Graham Swift | Literature Criticism David Leon Higdon

This literature criticism consists of approximately 8 pages of analysis & critique of Graham Swift.
This section contains 2,103 words
(approx. 8 pages at 300 words per page)
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David Leon Higdon

SOURCE: "'Unconfessed Confessions': The Narrators of Graham Swift and Julian Barnes," in The British and Irish Novel since 1960, edited by James Acheson, Macmillan Academic and Professional Ltd., 1991, pp. 174-91.

In the following excerpt, Higdon offers stylistic and thematic analyses of The Sweet-Shop Owner and Shuttlecock.

Graham Swift's first novel, The Sweet-Shop Owner, establishes the topics, themes and techniques that dominate his later first-person narratives. In all his novels we see Swift exploring difficult relationships between parents and child, between private and public histories, between past and present, as his memory-lines loop and coil, and as his characters find symbols through which to communicate in their streams of consciousness both the unsaid and the unsayable. Over all, though, towers Swift's interest in his characters' confessions, his concern for chronicling their moments of recognition, and his deep commitment...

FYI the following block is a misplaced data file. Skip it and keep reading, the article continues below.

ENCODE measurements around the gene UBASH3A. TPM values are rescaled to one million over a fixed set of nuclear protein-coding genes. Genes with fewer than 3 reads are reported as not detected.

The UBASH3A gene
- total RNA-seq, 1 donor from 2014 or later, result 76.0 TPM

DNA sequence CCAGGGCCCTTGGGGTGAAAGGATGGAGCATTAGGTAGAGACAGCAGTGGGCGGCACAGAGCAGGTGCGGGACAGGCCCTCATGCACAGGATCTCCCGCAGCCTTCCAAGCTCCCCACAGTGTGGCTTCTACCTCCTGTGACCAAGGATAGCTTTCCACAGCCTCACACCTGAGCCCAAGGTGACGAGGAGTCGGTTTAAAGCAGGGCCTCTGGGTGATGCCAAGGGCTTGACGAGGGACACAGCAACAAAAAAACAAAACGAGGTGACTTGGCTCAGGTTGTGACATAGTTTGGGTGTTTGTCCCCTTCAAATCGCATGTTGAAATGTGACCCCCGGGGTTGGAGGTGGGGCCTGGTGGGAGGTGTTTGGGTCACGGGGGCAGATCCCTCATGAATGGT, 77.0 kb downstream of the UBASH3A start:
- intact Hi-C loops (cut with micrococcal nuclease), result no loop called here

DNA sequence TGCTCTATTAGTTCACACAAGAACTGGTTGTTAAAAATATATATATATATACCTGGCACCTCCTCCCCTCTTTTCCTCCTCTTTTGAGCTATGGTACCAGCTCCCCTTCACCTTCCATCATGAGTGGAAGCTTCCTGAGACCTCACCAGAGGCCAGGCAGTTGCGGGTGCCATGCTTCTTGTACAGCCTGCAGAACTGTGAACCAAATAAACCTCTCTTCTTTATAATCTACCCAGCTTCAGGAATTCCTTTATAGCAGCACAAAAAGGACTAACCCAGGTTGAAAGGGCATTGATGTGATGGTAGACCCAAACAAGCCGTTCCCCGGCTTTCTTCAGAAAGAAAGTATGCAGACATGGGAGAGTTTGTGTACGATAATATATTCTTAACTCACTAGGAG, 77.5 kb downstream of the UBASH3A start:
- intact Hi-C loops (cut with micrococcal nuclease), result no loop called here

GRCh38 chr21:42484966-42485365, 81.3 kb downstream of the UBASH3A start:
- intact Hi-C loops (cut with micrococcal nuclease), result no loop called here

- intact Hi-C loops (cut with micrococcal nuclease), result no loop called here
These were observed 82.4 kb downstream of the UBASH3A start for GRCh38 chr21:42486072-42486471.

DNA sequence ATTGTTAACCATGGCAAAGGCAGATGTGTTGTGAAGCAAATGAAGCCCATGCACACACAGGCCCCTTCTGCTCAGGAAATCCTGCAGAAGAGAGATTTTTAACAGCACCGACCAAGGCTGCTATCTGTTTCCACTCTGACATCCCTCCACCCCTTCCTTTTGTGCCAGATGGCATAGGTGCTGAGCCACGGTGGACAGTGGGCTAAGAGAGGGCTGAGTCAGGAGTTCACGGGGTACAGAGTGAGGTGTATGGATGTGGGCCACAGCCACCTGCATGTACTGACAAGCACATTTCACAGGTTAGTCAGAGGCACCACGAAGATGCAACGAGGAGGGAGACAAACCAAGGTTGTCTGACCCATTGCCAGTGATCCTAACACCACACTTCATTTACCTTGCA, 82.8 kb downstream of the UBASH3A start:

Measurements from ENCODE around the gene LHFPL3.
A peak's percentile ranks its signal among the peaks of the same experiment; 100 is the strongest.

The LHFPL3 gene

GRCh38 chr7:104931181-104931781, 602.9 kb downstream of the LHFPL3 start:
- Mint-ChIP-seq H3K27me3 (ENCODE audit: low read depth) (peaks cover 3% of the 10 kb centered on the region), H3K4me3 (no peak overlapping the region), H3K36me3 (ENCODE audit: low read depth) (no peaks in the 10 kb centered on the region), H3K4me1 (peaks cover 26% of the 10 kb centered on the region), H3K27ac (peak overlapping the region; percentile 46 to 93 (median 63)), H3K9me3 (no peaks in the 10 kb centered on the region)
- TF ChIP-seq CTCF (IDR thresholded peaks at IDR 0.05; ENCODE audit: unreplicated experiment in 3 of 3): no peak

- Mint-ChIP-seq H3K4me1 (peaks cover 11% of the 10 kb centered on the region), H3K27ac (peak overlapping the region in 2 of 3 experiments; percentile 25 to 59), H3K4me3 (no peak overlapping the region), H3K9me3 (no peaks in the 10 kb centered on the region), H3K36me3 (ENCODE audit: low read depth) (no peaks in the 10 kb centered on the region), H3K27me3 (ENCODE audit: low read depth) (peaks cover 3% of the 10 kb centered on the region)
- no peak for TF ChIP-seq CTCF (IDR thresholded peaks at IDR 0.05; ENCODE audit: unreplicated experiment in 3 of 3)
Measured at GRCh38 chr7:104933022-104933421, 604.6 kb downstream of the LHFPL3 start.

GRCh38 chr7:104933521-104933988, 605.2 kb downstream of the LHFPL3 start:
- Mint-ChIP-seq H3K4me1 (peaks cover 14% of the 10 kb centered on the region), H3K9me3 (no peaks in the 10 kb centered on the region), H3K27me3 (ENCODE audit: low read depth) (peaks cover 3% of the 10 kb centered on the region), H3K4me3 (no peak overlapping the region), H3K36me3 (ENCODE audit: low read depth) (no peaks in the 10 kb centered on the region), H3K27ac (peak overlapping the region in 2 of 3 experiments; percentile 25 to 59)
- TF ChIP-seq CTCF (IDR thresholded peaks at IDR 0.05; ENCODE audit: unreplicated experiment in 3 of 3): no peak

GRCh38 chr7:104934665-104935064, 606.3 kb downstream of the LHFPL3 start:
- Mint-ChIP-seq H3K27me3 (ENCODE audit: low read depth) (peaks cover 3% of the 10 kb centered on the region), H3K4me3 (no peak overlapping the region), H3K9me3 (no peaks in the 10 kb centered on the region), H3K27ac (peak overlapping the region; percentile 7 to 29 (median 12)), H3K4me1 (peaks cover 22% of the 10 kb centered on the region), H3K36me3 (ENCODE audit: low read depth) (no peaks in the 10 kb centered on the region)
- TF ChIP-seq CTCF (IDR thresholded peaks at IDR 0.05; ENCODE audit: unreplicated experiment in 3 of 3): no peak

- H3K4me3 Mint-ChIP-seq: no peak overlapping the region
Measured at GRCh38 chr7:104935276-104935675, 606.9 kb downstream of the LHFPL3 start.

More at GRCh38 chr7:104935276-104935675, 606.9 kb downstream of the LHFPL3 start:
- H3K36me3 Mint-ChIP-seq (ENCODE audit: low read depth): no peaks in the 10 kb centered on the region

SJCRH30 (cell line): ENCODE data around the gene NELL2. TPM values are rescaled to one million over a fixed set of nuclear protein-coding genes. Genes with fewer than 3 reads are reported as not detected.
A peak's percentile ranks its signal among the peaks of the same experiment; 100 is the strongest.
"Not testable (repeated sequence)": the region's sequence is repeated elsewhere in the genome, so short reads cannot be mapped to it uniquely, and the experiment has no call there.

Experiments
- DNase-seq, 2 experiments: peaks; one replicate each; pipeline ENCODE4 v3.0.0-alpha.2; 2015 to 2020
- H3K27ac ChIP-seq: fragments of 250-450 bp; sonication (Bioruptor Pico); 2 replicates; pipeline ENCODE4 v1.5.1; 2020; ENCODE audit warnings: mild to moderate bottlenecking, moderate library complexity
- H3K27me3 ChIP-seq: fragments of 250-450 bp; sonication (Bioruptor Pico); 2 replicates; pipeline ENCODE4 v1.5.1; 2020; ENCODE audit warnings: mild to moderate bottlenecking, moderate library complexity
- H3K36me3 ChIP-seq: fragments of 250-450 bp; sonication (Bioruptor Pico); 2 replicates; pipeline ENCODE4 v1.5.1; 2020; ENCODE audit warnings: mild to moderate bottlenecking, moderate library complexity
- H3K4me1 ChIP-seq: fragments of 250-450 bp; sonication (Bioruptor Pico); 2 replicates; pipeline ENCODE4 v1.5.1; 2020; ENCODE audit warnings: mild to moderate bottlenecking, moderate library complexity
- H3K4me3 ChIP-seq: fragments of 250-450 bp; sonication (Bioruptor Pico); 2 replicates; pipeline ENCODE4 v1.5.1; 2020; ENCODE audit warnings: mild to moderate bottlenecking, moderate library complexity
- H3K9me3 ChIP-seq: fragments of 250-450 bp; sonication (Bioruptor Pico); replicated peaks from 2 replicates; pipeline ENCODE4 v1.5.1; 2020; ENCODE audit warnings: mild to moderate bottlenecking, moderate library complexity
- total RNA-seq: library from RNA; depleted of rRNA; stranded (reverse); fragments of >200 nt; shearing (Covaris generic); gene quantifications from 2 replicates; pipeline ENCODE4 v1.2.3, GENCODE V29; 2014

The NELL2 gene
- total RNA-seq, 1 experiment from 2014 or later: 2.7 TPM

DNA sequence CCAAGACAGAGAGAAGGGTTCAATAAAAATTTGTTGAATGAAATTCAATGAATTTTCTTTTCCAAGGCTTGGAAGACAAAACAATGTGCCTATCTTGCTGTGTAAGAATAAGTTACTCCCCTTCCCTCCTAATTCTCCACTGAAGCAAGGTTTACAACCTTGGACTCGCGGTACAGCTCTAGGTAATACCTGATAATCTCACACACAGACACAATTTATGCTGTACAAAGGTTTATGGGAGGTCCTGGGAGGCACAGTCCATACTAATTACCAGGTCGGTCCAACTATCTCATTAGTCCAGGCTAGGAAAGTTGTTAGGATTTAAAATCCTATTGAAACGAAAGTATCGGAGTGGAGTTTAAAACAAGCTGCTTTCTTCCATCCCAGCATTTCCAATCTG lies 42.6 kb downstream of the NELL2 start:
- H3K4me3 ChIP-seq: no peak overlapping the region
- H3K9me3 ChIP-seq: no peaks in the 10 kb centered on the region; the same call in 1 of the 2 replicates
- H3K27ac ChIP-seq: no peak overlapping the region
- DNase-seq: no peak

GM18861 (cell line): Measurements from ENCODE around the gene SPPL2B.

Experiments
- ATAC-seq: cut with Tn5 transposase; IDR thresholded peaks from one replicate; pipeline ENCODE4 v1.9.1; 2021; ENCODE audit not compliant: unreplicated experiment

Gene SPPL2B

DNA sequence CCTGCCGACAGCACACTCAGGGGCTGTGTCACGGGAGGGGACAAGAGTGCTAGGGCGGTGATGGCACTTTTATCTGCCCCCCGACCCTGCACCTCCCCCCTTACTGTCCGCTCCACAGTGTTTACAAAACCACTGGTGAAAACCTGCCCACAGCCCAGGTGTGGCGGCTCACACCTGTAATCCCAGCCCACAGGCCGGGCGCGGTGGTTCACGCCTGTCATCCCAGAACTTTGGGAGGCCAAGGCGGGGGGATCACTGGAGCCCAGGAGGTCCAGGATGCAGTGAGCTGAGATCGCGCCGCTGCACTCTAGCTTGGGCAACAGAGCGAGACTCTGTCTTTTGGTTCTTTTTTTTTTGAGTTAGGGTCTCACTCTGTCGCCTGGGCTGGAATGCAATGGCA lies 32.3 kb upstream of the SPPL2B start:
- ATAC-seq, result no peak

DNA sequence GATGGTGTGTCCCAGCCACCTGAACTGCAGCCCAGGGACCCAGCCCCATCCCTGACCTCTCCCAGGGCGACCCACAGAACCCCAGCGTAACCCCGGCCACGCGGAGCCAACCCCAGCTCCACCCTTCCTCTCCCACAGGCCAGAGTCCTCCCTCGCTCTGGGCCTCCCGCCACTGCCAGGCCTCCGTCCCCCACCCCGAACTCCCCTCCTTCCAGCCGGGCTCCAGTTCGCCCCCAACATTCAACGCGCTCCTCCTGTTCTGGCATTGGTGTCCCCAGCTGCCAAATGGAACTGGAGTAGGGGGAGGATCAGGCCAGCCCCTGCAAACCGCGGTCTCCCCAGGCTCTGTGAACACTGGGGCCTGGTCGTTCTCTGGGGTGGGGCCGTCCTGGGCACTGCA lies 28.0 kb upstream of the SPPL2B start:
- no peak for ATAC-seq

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This section contains 2,103 words
(approx. 8 pages at 300 words per page)
Buy the David Leon Higdon
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